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An ‘Illegal’ Strike Continues: WA Teachers March Wednesday, Defying Judge Yet Another Day

By Eric Owens | September 22, 2015

Updated Sept. 23: The strike continues for yet another day. 

While the recently concluded Seattle teachers strike grabbed more headlines (and caused headaches for far more parents), a teachers strike 100 miles south in Kelso, Wash. has generated a good deal more drama.
On Sunday, the strike in the southwest Washington town took a turn for the criminal as Kelso's public school teachers voted 221 to 20 to continue their work stoppage in defiance of a judge's explicit order that they must return to work.
Cowlitz County district court judge David Koss's order enjoined teachers to show up for work by Tuesday because, he ruled, the strike is illegal under Washington law.
However, Sunday's vote has ensured that classes in all Kelso schools will not occur on Tuesday as the faculty of over 300 teachers will continue to refuse to show up for their jobs.
"SCHOOL IS CLOSED UNTIL FURTHER NOTICE," a terse announcement declares on the Kelso school district website.
Tuesday will mark the seventh straight day Kelso students will miss all classes.
"It's basically what we tell our students every day, stand up for what's just and what's right and fight for it," teachers union spokeswoman — and local reading coach — Sandy DeBruler said, according to Seattle radio station KOMO.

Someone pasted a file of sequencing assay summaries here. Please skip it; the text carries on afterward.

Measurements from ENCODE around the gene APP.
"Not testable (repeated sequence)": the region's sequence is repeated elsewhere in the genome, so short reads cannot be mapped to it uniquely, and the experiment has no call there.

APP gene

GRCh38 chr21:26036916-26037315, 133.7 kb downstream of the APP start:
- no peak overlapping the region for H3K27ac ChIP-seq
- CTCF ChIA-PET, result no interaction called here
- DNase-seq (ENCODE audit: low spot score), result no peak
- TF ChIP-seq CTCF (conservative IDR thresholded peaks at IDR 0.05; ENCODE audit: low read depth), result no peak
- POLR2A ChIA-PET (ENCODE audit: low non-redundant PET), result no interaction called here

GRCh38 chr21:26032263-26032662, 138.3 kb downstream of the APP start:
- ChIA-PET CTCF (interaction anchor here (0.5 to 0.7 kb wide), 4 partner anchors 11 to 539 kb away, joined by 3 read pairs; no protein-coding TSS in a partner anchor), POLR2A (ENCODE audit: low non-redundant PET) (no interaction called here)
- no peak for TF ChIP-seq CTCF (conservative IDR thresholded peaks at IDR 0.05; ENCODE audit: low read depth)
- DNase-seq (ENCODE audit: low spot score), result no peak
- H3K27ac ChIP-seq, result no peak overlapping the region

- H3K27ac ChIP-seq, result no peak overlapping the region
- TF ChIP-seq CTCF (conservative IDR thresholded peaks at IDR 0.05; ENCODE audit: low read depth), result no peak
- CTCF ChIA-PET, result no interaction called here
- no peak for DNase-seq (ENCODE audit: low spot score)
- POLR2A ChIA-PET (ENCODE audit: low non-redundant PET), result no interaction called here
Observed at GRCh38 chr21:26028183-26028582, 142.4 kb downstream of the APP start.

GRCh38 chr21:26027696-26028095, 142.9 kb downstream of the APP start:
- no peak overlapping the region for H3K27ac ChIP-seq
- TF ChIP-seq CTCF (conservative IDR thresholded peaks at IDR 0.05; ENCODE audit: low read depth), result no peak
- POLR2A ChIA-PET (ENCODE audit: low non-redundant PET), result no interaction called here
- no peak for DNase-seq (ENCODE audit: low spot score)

"You fight for it because that's your right to do that. We did that and you could feel it in the air tonight," the Kelso Education Association spokeswoman added on Sunday.
"What I'm hoping is it sends a message to the district: 'Look, let's sit down at the table, so that we can go back to the table,'" DeBruler told the Longview Daily News, a newspaper local to the Kelso area.
Kelso school board president Patty Wood said her side never left any table.
"We will remain at the bargaining table," Wood told the Daily News. "We're still intent on reaching a contract."
Salary issues remain the biggest sticking point between the two sides. Kelso teachers want to be paid more money for the time they spend in training and for class preparation. The union wants teachers to receive salary equal to 28 days for this work. District officials have offered 23 days' additional pay.
The union demand would cost the school district $575,000 over the next two years. That amount represents about one percent of the district's annual budget, the Daily News notes.
An average teacher in Kelso brings home an annual salary of $56,000 per year, according to job-search website Indeed.com. The $56,000 figure does not include an impressive benefits package.
In contrast, the median annual household income in Kelso is $35,381, according to U.S. Census Bureau data.
DeBruler, the teachers union spokeswoman, grosses $62,721 in total annual compensation.
Koss, the district court judge who ordered Kelso teachers back to work, warned that a failure to follow the order would result in penalties. He did not specify what the penalties would be.
The judge has scheduled a hearing for early Wednesday morning to monitor the progress of his court order.
Kelso school district spokeswoman Casey Gleysteen told Portland Fox affiliate KPTV that district officials have not considered the option of hiring substitute teachers — yet.
Photo courtesy Kyle Iboshi/Twitter
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